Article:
Published by Bethany House on September 17, 2019
Genres: Non-Fiction, Christian Life, Adoption
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More and more individuals, families, and churches are seeking ways they can respond to the biblical mandate to care for "the least of these." The desire to help children coming from difficult situations is a necessary starting point, but what comes next? You need to know the steps for getting involved and what will truly help.
Filled with real-life stories and practical advice, Called to Care starts by helping you honestly assess your motivation to help--sometimes the wrong motivation sets the stage for an unsuccessful experience. From there, the book shows what adoption and foster care really look like in a variety of situations, from domestic and international adoptions to short-term foster care and foster-to-adopt arrangements.
Also included is how churches and individuals can minister to refugees. Rounding out this comprehensive yet concise book are tips for assessing your preparedness, how to meet common emotional and physical challenges, and the most effective ways to help families stay together and thrive.
Bethany is a global nonprofit that supports children and families with world-class social services, all designed to help families thrive. We believe every child deserves to be loved, connected, and empowered through family.
Right now, there are 123,000 children awaiting adoption in the United States alone. There were 270,000 new instances of children being placed into foster care. And yet there were only 59,400 adoptions. There is a great need for people to serve as foster parents, adoptive parents, court-appointed special advocates, social workers, and other places within this field of caring. We must do better.
Many people recognize the need, very few people feel like they can get involved. They aren’t sure where to start, or their only experience with adoption is some sort of medical needs they’re unfamiliar with, or they feel adoption doesn’t match with their financial situation. Called to Care is here to help. It methodically takes readers through four parts of the call, providing engaging real-life stories and experiences along the way.
Part One: Examining the Call to Care focuses on the theological aspect, providing the foundation for the care of the poor, the sick, and the orphan as a Scriptural mandate that we must respond to in some manner.
Part Two: Exploring Foster Care and Adoption details the differences between the two, explains the difference types of foster care and adoption, and gives case studies that help us see when each might be most beneficial for the child and first family involved.
Part Three: Embracing Family Preservation covers a topic that is all-too-often missing in the adoption/foster care world. How do we prevent families from being disrupted in the first place? How do we mitigate issues like drug addiction, abuse, or poverty? What can we do to keep families together? What resources can we provide? I really wish this would have come before part two, because it helps set the child-first mindset that is so important.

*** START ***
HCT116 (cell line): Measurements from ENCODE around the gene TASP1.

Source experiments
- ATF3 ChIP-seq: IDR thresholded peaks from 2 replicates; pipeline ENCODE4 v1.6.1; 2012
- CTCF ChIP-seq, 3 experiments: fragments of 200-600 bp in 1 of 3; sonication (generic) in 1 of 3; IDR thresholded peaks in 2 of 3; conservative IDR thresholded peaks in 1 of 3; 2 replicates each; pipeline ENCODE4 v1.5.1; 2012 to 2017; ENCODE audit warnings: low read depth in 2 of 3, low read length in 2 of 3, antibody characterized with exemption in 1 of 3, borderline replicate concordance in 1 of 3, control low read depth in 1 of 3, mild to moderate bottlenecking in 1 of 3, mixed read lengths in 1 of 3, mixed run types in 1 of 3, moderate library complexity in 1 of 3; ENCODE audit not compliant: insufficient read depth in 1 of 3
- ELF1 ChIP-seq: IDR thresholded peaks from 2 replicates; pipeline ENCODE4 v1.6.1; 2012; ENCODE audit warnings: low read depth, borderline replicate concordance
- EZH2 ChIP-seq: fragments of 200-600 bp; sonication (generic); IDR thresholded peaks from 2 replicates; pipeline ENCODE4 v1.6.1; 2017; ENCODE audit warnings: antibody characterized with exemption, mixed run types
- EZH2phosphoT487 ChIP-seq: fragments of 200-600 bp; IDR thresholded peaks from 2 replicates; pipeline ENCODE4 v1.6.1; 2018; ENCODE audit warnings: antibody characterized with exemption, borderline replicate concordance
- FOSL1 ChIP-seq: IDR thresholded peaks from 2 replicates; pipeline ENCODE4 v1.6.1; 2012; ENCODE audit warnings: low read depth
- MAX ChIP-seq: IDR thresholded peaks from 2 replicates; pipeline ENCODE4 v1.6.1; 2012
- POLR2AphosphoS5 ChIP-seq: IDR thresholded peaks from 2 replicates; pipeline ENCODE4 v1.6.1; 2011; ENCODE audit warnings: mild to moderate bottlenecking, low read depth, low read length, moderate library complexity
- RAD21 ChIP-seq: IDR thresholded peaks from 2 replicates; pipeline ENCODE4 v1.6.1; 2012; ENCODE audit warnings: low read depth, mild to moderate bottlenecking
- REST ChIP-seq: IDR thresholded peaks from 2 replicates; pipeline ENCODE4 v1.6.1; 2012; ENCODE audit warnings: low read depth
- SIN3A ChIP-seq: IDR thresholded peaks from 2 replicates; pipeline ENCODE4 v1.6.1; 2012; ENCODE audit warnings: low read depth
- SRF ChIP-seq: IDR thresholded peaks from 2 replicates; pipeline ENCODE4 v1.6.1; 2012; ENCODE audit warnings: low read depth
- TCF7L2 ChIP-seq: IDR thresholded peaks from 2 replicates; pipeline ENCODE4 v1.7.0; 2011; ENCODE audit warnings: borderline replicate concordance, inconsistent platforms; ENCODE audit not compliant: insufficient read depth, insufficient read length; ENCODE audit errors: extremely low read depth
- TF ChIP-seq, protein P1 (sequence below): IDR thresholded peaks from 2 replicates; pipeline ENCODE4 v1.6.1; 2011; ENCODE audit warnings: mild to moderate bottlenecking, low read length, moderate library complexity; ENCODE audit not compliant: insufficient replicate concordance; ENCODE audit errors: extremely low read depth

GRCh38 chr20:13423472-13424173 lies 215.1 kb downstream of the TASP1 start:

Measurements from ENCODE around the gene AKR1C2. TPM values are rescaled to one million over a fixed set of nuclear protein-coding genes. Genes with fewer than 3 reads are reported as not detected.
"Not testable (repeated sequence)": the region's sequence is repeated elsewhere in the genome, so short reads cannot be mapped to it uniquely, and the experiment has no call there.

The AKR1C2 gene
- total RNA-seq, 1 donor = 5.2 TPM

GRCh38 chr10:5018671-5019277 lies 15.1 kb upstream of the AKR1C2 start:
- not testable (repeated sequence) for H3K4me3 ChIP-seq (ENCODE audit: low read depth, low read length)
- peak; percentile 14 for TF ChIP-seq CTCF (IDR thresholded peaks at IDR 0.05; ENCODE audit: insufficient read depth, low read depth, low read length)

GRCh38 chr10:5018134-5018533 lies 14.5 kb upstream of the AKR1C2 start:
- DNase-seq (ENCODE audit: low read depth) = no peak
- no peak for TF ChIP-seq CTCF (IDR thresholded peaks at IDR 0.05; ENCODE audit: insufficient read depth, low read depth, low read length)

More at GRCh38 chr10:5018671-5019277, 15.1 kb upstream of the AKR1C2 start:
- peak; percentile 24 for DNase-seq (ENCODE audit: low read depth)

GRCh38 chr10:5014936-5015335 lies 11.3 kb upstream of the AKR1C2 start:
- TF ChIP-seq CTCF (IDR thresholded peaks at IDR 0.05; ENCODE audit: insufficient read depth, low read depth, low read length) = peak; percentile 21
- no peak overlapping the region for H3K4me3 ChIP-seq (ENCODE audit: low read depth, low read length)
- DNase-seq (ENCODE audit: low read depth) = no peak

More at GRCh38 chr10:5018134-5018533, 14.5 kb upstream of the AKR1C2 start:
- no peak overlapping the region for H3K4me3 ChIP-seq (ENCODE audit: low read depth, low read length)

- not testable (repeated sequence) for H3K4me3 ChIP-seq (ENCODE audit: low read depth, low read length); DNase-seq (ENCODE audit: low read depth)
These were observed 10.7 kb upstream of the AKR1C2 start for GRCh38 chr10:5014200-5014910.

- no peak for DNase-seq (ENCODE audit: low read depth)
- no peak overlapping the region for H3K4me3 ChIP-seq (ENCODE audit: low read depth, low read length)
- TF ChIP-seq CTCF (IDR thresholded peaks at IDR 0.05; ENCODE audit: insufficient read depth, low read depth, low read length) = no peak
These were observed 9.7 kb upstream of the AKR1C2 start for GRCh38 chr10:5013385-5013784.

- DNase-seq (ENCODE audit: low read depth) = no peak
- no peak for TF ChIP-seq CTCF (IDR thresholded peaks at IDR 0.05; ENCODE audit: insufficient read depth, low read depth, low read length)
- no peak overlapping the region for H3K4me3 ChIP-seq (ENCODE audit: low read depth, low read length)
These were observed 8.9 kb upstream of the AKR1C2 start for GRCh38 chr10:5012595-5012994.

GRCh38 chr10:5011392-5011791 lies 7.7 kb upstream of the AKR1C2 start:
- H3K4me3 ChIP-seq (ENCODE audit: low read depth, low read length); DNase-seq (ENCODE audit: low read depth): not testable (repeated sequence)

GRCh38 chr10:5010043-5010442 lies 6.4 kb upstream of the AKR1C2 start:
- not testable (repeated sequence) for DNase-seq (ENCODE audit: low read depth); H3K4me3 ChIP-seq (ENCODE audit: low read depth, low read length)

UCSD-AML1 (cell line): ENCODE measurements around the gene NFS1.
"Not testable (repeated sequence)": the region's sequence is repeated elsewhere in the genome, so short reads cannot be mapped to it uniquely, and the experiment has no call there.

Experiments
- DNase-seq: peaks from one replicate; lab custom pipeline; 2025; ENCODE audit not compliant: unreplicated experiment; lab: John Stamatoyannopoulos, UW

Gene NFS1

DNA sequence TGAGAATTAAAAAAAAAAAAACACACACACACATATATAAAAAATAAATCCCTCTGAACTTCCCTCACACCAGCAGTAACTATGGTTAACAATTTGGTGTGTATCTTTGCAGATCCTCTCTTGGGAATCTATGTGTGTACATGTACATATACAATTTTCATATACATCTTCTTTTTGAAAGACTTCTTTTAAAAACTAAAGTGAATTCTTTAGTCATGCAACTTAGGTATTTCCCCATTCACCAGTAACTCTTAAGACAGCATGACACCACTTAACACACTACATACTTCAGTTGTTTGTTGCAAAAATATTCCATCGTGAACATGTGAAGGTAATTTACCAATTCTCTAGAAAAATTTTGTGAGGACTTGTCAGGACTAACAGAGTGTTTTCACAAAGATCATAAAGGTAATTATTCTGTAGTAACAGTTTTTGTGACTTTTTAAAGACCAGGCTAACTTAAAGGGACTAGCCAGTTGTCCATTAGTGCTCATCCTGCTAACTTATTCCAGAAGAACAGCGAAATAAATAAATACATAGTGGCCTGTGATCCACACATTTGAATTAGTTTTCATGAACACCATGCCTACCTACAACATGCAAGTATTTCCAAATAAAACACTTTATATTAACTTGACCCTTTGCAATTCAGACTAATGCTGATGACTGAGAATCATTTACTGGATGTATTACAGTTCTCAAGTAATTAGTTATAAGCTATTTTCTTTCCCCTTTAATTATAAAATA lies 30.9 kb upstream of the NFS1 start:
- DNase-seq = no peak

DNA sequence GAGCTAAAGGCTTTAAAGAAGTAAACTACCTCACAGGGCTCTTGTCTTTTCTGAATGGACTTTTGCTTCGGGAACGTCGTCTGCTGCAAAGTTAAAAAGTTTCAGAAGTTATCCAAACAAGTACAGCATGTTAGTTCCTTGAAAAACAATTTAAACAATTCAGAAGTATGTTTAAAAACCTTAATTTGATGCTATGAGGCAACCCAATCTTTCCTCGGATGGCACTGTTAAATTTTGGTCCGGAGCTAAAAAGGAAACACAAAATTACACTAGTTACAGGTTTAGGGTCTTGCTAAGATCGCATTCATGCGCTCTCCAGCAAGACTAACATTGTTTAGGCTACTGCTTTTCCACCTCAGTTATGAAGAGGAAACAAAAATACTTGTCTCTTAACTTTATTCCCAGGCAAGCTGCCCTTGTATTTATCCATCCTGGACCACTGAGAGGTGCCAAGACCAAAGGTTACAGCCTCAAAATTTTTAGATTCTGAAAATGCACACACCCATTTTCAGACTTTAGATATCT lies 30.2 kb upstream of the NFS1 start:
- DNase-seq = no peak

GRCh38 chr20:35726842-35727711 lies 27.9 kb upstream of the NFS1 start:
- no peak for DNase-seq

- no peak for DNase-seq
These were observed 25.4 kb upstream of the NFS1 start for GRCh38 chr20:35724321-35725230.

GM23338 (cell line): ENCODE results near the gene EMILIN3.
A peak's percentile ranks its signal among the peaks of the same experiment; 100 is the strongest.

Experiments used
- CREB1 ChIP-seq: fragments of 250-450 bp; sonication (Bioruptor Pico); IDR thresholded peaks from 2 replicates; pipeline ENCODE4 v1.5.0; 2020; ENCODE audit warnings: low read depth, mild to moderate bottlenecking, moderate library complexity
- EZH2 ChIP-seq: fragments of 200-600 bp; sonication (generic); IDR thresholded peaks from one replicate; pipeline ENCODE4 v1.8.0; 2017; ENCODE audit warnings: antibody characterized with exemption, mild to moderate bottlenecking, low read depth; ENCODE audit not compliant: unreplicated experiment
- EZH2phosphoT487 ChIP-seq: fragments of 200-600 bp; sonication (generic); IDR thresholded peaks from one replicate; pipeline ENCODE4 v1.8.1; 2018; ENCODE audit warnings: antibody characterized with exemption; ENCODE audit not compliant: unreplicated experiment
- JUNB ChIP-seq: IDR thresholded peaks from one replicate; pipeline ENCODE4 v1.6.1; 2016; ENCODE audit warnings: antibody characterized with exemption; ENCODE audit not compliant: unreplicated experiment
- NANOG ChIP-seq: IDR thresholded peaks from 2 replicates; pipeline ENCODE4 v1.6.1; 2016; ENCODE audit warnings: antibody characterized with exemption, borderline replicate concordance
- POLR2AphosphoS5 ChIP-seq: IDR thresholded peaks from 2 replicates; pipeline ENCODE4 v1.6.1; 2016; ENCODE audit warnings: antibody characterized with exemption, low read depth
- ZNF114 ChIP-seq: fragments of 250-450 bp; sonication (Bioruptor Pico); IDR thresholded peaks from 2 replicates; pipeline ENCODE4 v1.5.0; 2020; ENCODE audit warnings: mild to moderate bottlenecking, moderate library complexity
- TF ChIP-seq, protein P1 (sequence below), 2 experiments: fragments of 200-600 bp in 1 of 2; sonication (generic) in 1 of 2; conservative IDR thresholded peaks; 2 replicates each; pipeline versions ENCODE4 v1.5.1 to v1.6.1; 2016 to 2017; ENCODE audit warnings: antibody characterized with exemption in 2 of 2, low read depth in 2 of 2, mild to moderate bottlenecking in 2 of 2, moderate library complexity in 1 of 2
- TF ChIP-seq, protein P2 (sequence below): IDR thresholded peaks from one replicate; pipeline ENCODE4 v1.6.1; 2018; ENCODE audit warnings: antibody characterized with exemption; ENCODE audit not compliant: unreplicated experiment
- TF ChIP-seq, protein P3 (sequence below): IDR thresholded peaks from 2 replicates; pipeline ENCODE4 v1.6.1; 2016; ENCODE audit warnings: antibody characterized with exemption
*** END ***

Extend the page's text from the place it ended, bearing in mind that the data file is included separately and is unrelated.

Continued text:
Part Four: Enriching Family Ties discusses how families, friends, churches, and communities can step up to make a difference to struggling families, foster families, adoptive families, and everyone in between. This is a much-needed resource. Even as a pastor, I found myself constantly dealing with the fact that my church really was not well-versed in understanding or handling our adoption journeys.
Called to Care stands out because of its emphasis on the child and the first family, rather than the foster/adoptive family. It correctly places their needs first and challenges prospective foster/adoptive parents to truly understand their motivations and check their expectations.
As the adoptive father of two kids, I can tell you that most of the literature is focused on me as the parent. There are expectations of infertility (no, this is just how we’ve chosen to create a family). There is surprise that we want our children to be engaged in an open-adoption with their birth families, insofar as it is safe. There is always some thing like “You tried everything else, now here’s adoption.”
Called to Care really recognizes that shouldn’t be the case. Adoption is never a plan A: that’s the redemption of the family. But the adoptive world can treat it as such, and really not care for the birth family, or understand their loss and their trauma. This book doesn’t shy away from addressing that, and for that alone, I would recommend it to anyone considering adoption or foster care.
I also appreciate how much it goes into the various types of allied care that can come with adoption or foster care. Can you not take on the commitment of an adoption? This book will give you resources to become a court-appointed special advocate (CASA) for children in foster care. It will tell you how to come alongside birth mothers and foster mothers and adoptive mothers and help address their individual needs.
It also lays a great groundwork in the different types of adoption: from foster care, domestic, international, special needs, etc. And it addresses the expectation of adoption (open, semi-open, closed) and unbiasedly discusses when each might be most appropriate. If you know nothing, but want an easy way to learn the basics, Called to Care is the place to start. They also have a great section for further reading that will help you along the journey.
Listen, this is hard work. Whether it’s adoption, foster care, CASA, respite care, working with birth moms, or even work with refugees—whatever it is. But it’s the Gospel. We have to do it. Bill Blacquiere and Kris Faasse give readers a gentle nudge and a place to start. As the adoptive dad of two kids, this is the book I wish I’d read before we started our journey.
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